Ere the three years of probation had passed, Anne had died3 and Jessie had married a most amiable and estimable young man, in easy circumstances, — had married before I knew, even, that she had been sought in marriage. More than thirty years passed after that walk through the wooded braes of Braxfield before I saw Jessie again.
It was in Scotland we met, both married persons. I found her in her own handsome house, in a beautiful situation, surrounded by every comfort and some luxuries. So far as I could learn, she had so borne herself through life as to secure esteem and love from a cultivated circle of acquaintances.
Just at first I could scarcely recognize, in the comely matron, the Jessie of my youth, until she smiled. But we met twice or thrice, and talked over the olden time, very quietly at first. During my last visit I asked her if she had ever known that I loved her and that I had wished to make her my wife. She said it had several times occurred to her as possible, even before I left Braxfield, the first time, for America ; that she had felt sure of it during the woodland walk, and especially while we sat together in that secluded spot, with the birds only for witnesses ; but when I had departed to another hemisphere with no promise of return, and without declaring myself, she had felt sure it was because of her humble parentage, and so had given up all idea that she could ever be my wife. Then, with a frankness which even as a child she had always shown toward me, she added that she never could tell when she first loved me ; and that if, during that last walk, I had asked her to become my betrothed, she would have said yes with her whole heart and soul. The tears stood in her eyes as she made this avowal ; and she followed it up by saying, “ I wished to meet you once, and to tell you this. But I know you will feel it to be best that we should not see each other, nor write to each other, any more.”
I told her she was wise and good, and that I would strictly conform to her wishes ; thinking it best so, for both our sakes. So even an occasional exchange of letters which, throughout our thirty years’ severance, had been kept up at long intervals, has ceased from that day. And now, when more than another decade has passed, I am uncertain whether Jessie is still in this land of the living, or has gone before to another, where many dear friends who have been life-long apart will find no cause for further separation.
Here let me confess that it needed, as prompting motive to overcome the natural reluctance one feels to Confide to the public such details of inner life as one has seldom given even to intimate friends, a sense of the duty which an autobiographer owes to his readers. They are entitled, in the way of incident, to whatever of interest or value is strictly his own to relate ; the secrets of others, however, not being included in that category.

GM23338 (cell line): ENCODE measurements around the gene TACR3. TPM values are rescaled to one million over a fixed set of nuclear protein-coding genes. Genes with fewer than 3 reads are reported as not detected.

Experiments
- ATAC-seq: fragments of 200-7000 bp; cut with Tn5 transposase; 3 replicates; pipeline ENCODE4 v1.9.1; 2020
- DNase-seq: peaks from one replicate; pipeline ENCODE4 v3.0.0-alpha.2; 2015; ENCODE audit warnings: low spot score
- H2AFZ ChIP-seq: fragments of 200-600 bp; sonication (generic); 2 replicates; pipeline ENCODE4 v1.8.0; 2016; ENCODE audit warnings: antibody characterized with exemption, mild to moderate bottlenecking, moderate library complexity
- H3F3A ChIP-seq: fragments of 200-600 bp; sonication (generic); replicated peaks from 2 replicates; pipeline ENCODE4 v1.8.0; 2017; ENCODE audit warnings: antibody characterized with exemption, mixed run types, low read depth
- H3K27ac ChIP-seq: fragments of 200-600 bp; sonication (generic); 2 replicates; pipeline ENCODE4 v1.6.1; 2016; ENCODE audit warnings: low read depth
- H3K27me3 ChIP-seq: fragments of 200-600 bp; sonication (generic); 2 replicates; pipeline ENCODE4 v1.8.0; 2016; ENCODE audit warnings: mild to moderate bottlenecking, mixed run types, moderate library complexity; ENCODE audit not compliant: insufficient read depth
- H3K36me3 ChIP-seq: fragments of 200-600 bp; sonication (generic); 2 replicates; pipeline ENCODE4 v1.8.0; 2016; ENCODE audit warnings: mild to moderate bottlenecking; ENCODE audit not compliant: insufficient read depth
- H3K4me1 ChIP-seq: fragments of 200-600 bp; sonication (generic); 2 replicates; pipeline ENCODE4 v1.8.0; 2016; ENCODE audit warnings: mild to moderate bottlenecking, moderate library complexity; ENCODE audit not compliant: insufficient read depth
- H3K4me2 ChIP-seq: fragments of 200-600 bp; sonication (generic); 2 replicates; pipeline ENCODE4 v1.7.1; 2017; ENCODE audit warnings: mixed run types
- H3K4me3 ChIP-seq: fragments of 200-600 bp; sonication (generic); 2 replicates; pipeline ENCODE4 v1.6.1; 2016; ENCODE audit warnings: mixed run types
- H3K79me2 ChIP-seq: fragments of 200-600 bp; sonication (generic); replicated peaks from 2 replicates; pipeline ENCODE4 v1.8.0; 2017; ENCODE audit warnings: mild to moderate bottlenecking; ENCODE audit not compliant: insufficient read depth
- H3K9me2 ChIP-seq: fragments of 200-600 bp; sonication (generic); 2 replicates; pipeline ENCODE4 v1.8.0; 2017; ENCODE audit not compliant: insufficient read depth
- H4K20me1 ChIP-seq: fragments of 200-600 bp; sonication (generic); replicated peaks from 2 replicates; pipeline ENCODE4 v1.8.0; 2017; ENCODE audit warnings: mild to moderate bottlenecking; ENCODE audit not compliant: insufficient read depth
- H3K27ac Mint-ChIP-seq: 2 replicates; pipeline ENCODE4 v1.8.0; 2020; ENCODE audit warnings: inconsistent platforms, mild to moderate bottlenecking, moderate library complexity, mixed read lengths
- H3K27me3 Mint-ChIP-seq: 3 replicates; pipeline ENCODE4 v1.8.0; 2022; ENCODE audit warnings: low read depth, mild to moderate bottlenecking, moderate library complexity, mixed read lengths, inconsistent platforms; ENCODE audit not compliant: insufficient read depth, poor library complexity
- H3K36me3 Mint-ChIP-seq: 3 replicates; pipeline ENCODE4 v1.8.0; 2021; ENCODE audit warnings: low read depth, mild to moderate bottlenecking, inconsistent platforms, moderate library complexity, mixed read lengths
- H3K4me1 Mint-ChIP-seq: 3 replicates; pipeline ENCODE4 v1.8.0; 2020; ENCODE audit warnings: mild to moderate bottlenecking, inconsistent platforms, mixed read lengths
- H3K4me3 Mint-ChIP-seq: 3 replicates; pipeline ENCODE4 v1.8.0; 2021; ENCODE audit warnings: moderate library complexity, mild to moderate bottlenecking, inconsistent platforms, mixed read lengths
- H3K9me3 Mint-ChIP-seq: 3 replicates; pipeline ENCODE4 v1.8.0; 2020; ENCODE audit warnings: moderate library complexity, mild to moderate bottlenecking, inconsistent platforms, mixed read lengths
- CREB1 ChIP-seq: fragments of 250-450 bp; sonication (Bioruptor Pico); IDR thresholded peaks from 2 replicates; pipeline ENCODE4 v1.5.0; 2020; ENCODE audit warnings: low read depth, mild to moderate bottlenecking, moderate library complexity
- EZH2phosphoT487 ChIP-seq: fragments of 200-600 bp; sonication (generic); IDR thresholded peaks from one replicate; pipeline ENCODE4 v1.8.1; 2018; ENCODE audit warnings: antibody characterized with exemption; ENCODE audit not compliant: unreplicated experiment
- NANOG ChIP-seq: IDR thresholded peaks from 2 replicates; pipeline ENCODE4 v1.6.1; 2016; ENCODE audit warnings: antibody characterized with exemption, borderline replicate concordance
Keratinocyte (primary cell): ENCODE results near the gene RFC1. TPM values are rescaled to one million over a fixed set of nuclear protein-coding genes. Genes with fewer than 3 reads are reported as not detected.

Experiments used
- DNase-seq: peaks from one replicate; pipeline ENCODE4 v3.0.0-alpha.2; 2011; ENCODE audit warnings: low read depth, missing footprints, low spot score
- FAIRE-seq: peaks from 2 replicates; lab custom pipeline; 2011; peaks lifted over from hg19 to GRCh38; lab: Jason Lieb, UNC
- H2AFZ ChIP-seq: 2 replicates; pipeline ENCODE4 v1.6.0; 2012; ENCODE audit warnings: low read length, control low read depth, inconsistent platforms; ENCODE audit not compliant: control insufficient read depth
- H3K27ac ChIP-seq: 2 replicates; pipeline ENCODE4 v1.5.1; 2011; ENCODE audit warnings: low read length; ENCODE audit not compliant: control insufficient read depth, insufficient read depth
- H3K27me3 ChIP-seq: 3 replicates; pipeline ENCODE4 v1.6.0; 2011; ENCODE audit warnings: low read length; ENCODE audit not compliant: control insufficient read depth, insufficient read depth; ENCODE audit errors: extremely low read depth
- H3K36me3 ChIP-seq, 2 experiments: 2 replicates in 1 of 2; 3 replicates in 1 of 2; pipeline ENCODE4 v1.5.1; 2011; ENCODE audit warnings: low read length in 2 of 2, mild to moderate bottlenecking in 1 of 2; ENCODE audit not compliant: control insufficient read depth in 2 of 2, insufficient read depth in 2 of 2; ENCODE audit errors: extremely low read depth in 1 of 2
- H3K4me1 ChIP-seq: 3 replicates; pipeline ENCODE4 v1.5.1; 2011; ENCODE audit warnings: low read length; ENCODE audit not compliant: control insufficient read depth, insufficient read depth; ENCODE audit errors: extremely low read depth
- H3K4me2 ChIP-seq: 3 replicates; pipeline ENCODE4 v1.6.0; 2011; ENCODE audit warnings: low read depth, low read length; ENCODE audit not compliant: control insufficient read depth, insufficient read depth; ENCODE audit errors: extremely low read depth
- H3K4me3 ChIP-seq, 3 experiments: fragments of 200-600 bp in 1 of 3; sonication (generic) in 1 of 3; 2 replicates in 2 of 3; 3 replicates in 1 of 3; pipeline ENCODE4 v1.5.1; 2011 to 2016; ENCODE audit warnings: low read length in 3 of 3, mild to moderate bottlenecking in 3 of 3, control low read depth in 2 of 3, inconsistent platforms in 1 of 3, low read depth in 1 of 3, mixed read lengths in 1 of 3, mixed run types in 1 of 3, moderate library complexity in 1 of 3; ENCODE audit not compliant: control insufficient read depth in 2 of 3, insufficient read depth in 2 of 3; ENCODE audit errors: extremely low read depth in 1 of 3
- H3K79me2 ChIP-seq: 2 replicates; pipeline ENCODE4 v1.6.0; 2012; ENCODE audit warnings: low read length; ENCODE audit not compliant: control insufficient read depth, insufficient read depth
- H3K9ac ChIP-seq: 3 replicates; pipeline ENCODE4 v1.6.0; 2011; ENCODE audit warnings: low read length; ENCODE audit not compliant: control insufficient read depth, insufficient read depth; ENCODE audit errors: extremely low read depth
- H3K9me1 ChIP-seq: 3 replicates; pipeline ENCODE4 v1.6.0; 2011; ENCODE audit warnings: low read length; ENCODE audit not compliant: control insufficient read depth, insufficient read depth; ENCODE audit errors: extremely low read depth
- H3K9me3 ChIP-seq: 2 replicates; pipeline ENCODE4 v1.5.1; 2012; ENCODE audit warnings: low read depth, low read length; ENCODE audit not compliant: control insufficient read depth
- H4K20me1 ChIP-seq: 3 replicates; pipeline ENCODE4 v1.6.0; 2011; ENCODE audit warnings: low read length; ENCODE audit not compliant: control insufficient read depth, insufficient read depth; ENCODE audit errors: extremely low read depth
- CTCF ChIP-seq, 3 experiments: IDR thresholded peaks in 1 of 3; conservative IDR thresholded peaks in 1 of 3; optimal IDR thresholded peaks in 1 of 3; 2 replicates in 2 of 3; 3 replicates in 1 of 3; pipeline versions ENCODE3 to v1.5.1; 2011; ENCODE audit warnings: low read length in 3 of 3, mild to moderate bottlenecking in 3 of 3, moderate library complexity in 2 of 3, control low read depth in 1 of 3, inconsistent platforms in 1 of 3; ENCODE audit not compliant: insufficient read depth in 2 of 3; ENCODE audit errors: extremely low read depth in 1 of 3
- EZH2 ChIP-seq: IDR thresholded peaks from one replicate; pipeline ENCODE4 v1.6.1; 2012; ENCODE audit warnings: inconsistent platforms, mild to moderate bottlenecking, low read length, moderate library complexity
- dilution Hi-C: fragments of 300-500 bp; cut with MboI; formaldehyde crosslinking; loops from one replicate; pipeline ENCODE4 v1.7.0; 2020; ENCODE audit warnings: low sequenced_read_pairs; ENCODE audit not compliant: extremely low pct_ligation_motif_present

When my father returned from Ireland, to find Jessie a member of his family, he related to us an anecdote which pleased me much, in the state of mind I then was, and which may be acceptable to others.
In the winter of 1818 — 19 a party of bright and lively young people had assembled, to spend the period of Christmas festivity at a spacious old country-seat not very far from Dublin. Several of them, ladies as well as gentlemen, had already acted creditably on the amateur stage ; so they fitted out a large hall as theatre, and got up several standard comedies in a manner that elicited hearty applause. Encouraged by this success, they thought they might manage one of Shakespeare’s tragedies ; and their choice fell on Romeo and Juliet. They succeeded in casting all the characters except one, that of Juliet herself. It was offered to several young ladies in succession ; but they all persistently refused, fearing to attempt so arduous a part. In this dilemma some one suggested an expedient. Miss O’Neill, then in the zenith of her fame, was an actress of unblemished reputation, most ladylike demeanor, and eminent talent, whom I once saw as Juliet. She was then regarded, justly I imagine, as the most perfect interpreter of Shakespeare’s embodiment of fervid passion and devotion in the daughter of Capulet that had ever appeared on the London boards ; her singular beauty admirably seconding her rare powers, and turning the heads of half the fashionable young men of the day. She was universally respected, was often admitted to the best society, and had several times assisted at private theatricals.